interaction with another body. There must always be two bodies. The
interaction could be by direct contact, or remotely, via a field. If A exerts a force
on B (the action force), symmetry would suggest that B would exert reaction
force back on A. This can be deduced from the requirement that the motion of
a body must be consistent with the motion of its component parts The action and reaction forces-

## - are equal in magnitude

- are opposite in direction
- act on different bodies

## Examples of action-reaction pairs of forces:

Bodies A
& B Collide:
Earth(E)Moon(M)
System:
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action force of A on B
reaction force of B back on A

## gravitational force of E acting on M

gravitational force of M acting on E

Forces ( F.Robilliard)

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## The Mechanism for Force :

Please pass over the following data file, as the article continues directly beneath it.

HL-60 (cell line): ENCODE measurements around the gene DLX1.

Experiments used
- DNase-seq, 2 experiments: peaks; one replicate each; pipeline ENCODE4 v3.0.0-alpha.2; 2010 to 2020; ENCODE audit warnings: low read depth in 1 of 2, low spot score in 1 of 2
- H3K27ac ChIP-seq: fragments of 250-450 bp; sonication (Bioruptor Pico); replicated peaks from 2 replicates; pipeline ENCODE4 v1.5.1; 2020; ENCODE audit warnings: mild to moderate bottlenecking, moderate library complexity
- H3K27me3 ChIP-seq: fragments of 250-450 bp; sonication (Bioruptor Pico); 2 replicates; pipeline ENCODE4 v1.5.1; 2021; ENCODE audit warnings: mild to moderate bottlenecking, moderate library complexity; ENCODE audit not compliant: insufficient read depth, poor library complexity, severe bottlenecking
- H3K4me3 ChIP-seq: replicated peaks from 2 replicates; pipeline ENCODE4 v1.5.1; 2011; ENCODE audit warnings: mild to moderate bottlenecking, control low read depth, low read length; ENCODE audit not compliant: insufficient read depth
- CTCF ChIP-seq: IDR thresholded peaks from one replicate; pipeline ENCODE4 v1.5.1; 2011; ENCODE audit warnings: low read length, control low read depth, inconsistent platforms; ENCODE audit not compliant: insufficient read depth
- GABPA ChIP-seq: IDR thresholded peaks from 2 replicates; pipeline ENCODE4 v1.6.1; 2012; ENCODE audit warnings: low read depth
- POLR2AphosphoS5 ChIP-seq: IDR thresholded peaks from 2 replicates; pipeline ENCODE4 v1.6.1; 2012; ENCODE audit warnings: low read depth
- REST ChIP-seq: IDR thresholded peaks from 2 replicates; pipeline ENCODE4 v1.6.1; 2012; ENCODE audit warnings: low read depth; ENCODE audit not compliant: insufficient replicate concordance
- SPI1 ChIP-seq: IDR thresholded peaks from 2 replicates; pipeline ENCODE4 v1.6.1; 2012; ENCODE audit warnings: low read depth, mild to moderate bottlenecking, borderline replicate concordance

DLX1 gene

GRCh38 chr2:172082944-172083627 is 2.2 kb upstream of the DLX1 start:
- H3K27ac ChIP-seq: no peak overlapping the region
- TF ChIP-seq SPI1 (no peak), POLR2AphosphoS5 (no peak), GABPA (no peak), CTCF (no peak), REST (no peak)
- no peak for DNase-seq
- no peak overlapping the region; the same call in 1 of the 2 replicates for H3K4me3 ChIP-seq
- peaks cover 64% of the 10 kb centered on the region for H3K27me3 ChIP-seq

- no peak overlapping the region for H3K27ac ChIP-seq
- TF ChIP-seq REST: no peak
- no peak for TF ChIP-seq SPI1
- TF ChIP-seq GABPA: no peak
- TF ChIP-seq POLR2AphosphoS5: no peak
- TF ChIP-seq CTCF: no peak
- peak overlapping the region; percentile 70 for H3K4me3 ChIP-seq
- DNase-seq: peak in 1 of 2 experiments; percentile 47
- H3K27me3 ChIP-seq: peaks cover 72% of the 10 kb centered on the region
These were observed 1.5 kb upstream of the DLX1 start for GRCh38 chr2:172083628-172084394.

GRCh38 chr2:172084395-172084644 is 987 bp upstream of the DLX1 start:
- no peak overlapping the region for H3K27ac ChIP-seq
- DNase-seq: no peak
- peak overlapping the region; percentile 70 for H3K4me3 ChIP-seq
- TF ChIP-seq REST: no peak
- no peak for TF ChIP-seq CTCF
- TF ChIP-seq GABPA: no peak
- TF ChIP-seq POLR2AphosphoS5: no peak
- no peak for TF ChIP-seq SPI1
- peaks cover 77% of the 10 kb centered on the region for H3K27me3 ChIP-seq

We defined force in terms of the change in motion of a single inertial body (a
single mass). Forces can only be produced by an interaction between two
bodies. Without the second body, the interaction, and therefore the force, cannot
exist.
This interaction involves momentum being transferred from one of the bodies to the
other. Thus the momentum of one body increases, while the momentum of the
other body decreases, with time.
We define the force acting on each body, in terms of the time-rate of transfer of
momentum, to (or from) that body, from (or to) the other body.
This idea of momentum transfer unifies the second, and third laws of Newton.
Forces can only happen between two bodies. Because there is a mutual transfer
of momentum, there must be two, equal, but opposite forces. Each force acts on
only one of the two bodies.
We will return to this idea, when we consider momentum in more detail, later in
this course.
Fundamentally, any force involves the transfer of momentum between particles.
Different types of force differ only in the mechanism for momentum transfer.
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Forces ( F.Robilliard)

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Common Forces:
Next, we will describe some of the more common types of force, that occur in
problems.

Weight:

## If the acceleration due to gravity (near a planetary surface, say) is g,